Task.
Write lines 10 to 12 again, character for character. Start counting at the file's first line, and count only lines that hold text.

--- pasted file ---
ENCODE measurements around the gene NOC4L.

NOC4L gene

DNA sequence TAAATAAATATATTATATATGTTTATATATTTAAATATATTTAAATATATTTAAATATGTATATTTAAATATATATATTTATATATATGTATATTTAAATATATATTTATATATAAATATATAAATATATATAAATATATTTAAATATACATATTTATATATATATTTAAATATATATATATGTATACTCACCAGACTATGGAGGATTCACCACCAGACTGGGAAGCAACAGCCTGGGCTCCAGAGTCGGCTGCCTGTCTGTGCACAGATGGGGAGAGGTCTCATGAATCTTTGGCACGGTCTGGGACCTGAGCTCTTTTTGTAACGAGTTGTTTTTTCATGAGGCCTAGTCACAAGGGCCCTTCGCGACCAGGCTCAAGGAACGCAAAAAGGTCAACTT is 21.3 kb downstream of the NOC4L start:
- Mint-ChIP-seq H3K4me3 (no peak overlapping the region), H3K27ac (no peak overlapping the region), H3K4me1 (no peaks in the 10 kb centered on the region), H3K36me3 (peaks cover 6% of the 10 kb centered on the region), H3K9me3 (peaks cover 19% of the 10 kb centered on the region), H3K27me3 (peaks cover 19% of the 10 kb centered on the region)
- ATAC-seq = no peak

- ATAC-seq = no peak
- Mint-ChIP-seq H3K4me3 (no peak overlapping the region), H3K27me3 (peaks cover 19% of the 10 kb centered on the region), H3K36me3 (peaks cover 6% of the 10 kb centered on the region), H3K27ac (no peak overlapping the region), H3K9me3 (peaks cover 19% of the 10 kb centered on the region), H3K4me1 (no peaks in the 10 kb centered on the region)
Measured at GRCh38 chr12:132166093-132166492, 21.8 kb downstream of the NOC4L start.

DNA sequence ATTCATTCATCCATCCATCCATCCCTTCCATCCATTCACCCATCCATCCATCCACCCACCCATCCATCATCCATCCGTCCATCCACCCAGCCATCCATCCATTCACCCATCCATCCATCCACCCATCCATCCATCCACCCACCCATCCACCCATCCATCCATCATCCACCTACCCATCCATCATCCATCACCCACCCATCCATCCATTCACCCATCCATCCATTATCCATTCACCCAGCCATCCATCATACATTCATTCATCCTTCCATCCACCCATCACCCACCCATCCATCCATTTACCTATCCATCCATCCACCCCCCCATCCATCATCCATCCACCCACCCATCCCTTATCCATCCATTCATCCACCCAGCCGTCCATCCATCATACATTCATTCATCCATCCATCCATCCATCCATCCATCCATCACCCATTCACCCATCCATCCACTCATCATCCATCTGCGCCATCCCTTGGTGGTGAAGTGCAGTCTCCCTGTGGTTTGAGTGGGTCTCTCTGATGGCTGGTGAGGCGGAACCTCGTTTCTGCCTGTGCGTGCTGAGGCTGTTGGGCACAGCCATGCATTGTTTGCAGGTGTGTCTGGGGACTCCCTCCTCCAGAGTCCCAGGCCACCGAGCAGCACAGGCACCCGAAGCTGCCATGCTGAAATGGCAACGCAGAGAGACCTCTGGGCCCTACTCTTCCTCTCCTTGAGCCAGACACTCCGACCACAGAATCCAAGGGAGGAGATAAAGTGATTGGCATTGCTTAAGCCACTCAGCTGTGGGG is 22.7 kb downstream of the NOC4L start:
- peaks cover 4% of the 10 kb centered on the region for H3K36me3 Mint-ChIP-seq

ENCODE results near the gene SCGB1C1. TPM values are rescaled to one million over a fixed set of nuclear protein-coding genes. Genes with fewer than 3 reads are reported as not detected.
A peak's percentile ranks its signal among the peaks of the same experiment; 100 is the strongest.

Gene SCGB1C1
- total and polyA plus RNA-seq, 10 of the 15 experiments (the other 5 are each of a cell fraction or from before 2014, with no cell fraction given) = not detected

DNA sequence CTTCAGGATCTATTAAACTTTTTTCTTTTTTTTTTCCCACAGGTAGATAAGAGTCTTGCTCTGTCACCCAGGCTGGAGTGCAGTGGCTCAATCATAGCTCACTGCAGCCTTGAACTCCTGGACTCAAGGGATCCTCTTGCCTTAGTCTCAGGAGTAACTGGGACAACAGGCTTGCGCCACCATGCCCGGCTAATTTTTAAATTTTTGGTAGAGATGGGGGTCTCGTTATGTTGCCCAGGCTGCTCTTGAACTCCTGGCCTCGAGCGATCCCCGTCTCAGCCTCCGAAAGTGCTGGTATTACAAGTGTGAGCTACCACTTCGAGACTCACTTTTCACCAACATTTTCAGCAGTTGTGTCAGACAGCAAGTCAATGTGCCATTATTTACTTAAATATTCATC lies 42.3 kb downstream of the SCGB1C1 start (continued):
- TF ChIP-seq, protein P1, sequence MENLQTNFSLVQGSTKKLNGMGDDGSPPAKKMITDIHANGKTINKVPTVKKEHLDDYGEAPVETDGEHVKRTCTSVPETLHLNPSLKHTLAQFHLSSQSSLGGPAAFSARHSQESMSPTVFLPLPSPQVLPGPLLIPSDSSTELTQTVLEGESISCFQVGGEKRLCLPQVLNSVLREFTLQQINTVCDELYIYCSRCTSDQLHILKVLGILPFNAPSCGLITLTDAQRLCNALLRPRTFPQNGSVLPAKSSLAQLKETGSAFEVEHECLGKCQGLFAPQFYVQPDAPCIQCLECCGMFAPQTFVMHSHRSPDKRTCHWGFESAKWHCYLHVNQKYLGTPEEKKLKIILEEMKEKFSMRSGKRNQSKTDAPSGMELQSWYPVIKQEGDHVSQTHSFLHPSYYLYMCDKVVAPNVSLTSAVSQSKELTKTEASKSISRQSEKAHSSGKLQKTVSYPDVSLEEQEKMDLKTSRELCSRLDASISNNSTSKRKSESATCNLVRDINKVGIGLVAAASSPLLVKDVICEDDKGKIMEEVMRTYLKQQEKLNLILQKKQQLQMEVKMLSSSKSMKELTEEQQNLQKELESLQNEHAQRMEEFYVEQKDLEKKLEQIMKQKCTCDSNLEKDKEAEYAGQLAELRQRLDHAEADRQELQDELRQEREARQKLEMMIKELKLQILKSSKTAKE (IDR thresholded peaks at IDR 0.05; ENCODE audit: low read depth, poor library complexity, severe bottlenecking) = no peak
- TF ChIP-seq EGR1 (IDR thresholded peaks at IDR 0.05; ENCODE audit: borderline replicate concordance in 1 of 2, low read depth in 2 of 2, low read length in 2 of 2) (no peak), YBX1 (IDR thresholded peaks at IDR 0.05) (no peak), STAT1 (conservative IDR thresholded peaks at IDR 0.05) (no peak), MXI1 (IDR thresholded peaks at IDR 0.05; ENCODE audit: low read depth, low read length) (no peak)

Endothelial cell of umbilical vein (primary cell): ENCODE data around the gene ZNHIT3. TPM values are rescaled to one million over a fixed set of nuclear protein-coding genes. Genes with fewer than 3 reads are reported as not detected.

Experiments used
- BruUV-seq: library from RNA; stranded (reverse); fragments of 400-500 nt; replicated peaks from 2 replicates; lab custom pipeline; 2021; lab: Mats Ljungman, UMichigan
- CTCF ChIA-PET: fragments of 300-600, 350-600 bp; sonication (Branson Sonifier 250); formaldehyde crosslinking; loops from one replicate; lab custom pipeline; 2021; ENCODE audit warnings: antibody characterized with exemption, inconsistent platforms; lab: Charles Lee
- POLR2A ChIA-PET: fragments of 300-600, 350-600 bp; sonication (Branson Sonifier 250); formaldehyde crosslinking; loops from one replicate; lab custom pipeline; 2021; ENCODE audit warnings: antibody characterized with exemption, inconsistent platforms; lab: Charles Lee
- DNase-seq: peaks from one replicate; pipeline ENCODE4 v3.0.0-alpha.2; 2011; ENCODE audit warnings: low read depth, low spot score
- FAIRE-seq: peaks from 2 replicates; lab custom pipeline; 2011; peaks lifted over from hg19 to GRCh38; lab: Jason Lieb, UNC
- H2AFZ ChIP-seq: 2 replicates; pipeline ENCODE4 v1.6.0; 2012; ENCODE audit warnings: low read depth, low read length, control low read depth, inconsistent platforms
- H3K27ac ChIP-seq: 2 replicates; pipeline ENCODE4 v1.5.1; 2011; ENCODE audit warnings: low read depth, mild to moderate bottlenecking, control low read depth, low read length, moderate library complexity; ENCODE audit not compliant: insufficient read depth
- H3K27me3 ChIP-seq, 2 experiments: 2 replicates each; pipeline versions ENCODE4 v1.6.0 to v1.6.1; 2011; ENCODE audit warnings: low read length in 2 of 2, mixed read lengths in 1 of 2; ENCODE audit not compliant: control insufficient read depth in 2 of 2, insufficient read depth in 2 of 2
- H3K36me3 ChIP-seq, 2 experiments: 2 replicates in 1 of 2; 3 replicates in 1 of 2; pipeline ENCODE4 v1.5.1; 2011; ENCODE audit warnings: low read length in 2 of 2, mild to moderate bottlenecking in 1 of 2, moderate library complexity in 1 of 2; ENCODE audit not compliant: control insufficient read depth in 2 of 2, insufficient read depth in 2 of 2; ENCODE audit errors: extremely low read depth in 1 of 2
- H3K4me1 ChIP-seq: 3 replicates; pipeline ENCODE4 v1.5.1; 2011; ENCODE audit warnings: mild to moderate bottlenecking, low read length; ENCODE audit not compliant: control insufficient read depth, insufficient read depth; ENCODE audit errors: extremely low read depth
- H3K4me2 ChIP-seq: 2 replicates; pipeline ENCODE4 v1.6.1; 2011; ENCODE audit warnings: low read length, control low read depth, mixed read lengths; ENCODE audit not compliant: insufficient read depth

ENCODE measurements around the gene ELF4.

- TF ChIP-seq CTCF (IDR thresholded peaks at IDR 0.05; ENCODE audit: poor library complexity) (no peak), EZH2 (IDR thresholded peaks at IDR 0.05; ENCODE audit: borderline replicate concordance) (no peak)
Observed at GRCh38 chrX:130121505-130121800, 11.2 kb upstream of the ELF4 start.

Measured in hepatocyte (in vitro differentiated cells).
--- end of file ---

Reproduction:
- peaks cover 4% of the 10 kb centered on the region for H3K36me3 Mint-ChIP-seq

ENCODE results near the gene SCGB1C1. TPM values are rescaled to one million over a fixed set of nuclear protein-coding genes. Genes with fewer than 3 reads are reported as not detected.
A peak's percentile ranks its signal among the peaks of the same experiment; 100 is the strongest.